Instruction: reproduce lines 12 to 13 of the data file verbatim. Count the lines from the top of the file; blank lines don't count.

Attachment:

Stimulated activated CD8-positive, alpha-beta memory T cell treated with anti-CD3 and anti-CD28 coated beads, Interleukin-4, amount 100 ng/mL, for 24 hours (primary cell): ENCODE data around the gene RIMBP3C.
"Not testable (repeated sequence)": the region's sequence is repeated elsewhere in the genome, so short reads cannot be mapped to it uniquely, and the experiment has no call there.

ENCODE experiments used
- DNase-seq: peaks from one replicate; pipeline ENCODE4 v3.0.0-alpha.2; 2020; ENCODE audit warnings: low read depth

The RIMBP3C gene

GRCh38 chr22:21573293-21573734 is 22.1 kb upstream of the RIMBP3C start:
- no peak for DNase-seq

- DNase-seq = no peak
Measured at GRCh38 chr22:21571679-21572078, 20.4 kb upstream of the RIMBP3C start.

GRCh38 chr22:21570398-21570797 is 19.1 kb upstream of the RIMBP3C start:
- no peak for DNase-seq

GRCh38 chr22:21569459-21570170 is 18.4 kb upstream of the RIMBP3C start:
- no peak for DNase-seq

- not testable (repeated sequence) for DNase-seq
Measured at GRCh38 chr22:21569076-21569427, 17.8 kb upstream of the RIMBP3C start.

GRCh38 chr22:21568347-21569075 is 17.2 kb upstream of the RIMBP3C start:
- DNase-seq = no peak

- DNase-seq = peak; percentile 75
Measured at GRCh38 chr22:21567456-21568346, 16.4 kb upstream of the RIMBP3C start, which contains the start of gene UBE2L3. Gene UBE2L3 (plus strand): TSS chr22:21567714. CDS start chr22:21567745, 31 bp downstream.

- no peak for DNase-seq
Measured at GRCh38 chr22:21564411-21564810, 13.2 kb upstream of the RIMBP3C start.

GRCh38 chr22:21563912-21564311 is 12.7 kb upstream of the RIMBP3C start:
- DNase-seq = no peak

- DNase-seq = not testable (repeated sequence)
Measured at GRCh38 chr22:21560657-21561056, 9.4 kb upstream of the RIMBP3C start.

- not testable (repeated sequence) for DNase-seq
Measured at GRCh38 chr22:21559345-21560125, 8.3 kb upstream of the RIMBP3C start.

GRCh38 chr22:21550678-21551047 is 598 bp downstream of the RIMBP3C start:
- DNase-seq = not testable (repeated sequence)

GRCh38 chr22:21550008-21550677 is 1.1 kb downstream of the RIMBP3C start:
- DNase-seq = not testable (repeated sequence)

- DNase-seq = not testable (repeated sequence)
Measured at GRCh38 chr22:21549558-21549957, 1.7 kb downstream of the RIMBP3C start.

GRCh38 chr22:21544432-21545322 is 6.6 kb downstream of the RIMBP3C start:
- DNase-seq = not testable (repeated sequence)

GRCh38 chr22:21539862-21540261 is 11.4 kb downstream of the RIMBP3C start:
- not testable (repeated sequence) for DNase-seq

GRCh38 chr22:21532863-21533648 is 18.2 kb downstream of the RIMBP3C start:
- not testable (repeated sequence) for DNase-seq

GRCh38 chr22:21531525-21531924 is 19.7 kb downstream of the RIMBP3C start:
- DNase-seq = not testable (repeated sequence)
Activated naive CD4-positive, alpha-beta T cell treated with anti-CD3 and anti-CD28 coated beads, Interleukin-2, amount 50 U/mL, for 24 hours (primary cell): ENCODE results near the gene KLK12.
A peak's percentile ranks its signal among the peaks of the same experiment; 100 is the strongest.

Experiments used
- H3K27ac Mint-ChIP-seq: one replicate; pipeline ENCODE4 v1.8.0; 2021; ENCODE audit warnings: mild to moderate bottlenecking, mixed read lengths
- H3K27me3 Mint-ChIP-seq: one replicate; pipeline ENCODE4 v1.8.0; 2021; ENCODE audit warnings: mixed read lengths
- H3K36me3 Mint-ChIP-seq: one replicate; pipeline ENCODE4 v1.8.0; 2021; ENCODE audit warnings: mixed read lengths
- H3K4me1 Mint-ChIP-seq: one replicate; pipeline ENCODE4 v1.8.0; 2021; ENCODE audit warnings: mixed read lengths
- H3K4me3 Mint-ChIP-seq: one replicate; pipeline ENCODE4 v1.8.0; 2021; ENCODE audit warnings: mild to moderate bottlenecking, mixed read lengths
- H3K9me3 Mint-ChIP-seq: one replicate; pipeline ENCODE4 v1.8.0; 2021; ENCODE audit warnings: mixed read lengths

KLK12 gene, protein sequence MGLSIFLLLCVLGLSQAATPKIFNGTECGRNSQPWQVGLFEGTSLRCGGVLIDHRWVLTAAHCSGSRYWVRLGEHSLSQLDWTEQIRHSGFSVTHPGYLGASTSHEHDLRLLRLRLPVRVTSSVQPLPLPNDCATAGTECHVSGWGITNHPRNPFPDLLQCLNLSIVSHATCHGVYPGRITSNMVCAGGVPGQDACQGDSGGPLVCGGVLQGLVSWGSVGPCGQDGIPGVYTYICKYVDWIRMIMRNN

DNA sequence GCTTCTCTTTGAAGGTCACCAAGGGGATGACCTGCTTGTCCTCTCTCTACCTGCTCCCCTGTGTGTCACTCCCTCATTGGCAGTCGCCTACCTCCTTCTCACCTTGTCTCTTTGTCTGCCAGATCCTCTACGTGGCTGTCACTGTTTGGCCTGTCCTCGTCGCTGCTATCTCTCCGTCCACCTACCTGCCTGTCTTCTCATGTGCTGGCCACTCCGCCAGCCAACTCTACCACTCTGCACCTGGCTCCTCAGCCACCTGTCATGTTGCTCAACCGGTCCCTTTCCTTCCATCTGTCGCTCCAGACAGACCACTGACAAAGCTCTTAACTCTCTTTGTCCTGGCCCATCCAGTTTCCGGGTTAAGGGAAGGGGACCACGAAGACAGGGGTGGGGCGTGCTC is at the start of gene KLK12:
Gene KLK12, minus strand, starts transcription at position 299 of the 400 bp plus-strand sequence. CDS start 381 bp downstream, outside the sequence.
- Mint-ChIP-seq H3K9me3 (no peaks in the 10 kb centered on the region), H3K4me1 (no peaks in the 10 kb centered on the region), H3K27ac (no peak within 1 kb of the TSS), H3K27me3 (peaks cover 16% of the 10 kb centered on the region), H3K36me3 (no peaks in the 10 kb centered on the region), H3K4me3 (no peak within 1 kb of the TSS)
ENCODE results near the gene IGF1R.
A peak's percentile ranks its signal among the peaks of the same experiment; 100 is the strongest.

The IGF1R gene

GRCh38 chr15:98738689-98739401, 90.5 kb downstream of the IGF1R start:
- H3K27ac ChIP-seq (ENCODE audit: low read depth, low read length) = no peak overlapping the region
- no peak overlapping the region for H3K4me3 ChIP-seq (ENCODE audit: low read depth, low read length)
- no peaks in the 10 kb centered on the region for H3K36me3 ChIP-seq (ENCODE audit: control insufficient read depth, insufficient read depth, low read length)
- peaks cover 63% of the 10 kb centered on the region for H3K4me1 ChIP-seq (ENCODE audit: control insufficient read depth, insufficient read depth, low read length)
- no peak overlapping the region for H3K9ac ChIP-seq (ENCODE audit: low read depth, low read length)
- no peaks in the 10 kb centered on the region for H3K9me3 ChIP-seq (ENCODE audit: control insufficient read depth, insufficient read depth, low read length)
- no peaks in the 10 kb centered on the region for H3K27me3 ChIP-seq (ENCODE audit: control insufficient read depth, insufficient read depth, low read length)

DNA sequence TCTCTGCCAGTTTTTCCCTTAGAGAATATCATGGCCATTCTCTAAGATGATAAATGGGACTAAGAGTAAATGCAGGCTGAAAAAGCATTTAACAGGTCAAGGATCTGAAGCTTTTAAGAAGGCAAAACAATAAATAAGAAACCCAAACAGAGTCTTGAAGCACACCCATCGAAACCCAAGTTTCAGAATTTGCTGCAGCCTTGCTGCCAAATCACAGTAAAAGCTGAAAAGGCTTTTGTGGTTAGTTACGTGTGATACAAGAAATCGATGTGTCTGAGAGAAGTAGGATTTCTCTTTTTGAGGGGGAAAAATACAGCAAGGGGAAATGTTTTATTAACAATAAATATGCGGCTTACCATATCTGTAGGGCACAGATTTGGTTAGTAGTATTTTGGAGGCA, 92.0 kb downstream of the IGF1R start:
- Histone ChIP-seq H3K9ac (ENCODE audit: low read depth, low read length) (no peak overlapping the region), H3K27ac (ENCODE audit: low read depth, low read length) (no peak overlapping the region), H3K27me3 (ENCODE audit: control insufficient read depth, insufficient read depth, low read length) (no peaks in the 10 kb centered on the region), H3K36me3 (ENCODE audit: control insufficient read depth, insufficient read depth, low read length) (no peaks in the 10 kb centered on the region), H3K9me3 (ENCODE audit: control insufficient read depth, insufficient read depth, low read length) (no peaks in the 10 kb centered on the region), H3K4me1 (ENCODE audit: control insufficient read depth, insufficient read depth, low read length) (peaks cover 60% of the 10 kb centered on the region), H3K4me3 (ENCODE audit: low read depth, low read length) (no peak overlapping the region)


GRCh38 chr22:21569459-21570170 is 18.4 kb upstream of the RIMBP3C start:
- no peak for DNase-seq